The seemingly endless stream of young adult novels being adapted into films has shown very few signs of letting up and the latest offering, The Maze Runner, is as run-of-the-mill as these films get.
The Maze Runner starts with Thomas (Dylan O’Brien) waking up in a rusty elevator that takes him up to a clearing known as the Glade. Surrounded by four tall and concrete walls, the Glade is home to a group of boys led by Alby (Aml Ameen). Each of them all entered the Glade in the same way Thomas did and none of them know how they got there.
What makes the Glade even more mysterious is the maze that lies behind all four of its surrounding walls. Some of the boys, known as Runners, explore the maze each and every day to map it and try to find a way out while the others remain in the Glade, trying to survive with the supplies provided in the same elevator they all arrived in.
There are dangers that lurk within the walls of the maze. The grotesque Grievers, sure to give younger viewers a few scares, patrol the maze hunting down the Runners and the design of the maze changes on a daily basis, making it a much harder job for the Runners to map it out.
The Maze Runner was never going to be high art or anything refreshing when you consider similar films such as The Hunger Games have been in the cinemas over recent years. I did think it would be more entertaining than it ended up being.
My biggest issue with The Maze Runner was the inconsistent pace that it ran at. The scenes inside the maze are fast, gripping and actually quite impressive however, this is all held back by the drab and uninspiring scenes that take place in the Glade.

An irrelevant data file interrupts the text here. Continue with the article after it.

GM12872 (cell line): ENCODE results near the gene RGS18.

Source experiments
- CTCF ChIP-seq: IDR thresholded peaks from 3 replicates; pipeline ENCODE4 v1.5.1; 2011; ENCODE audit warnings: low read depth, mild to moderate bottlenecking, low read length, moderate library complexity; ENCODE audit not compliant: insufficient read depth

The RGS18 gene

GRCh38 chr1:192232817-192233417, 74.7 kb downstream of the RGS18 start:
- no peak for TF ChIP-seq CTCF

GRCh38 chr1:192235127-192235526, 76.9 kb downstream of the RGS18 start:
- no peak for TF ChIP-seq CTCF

This may just be the inexperience of director Wes Ball, making his debut here, coming in to play but I just found it extremely distracting and disappointing.
The Maze Runner does boast a few impressive performances from its young cast, with Dylan O’Brien and Will Poulter as Gally, the stand outs in particular. Unfortunately, many of the characters are pretty one dimensional and I found it hard to engage with any of them.
This all culminates in a rather flat finale that has to go down as one of the most sequel baiting endings in recent years. Nothing is explained very well at all but while we all know a sequel is coming, a little more explanation would have gone a long way.
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